This breed started in Scotland in 1961 when a shepherd named William Ross found a folded-eared kitten on his neighbor’s farm. Susie’s mother had normal-shaped ears, but the father was unknown. Ross adopted a white kitten from Susie’s litter and began to breed her with local farm cats and British Shorthairs. In 1977, British geneticist Oliphant Jackson reported that one-third of kittens from folded-eared cats developed osteodystrophy, a skeletal lesion.
This cat loves to be around people and will sit on your lap or next to you. They have a sweet temperament and a quiet voice. This cat enjoys being playful at times, but mostly just likes to relax. They are easy to adjust to new surroundings and get along with other pets.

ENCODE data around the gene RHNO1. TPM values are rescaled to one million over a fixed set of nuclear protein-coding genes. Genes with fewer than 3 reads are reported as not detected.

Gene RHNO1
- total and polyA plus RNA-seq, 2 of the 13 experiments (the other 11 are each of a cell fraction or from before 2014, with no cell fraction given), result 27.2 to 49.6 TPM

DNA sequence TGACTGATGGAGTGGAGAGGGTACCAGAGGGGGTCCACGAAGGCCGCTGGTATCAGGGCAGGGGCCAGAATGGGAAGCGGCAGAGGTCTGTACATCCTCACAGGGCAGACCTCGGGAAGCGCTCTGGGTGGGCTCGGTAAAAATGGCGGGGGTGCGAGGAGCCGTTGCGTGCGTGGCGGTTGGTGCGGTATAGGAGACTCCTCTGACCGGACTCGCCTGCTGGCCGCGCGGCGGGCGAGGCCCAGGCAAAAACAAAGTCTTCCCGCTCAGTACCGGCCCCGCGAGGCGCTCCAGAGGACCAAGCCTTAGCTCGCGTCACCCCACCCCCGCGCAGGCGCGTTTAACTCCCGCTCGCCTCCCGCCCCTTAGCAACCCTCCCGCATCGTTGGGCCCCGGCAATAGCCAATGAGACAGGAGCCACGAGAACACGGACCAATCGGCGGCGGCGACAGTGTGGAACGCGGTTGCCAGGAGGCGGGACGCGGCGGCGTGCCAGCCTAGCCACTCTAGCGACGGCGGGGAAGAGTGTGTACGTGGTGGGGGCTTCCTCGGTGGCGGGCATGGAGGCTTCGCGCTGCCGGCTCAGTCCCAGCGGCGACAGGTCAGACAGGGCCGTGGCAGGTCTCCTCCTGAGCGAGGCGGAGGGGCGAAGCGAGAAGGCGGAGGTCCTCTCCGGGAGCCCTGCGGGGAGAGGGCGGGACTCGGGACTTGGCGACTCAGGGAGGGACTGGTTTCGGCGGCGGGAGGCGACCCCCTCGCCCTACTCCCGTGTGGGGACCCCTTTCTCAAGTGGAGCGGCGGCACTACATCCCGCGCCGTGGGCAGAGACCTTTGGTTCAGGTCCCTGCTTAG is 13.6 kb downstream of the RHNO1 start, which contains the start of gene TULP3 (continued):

The shorthaired variety doesn’t need much grooming. Just use a steel comb to brush its coat once or twice a week. The longhaired variety needs to be groomed three or four times a week to remove dead hair and prevent mats from forming.
The typical lifespan of a Scottish Fold is about 15 years. They can have some health problems, like other breeds of cats. One problem is degenerative joint disease, which can be an issue in the tail. If stiffness is noticed, be careful with the cat’s tail.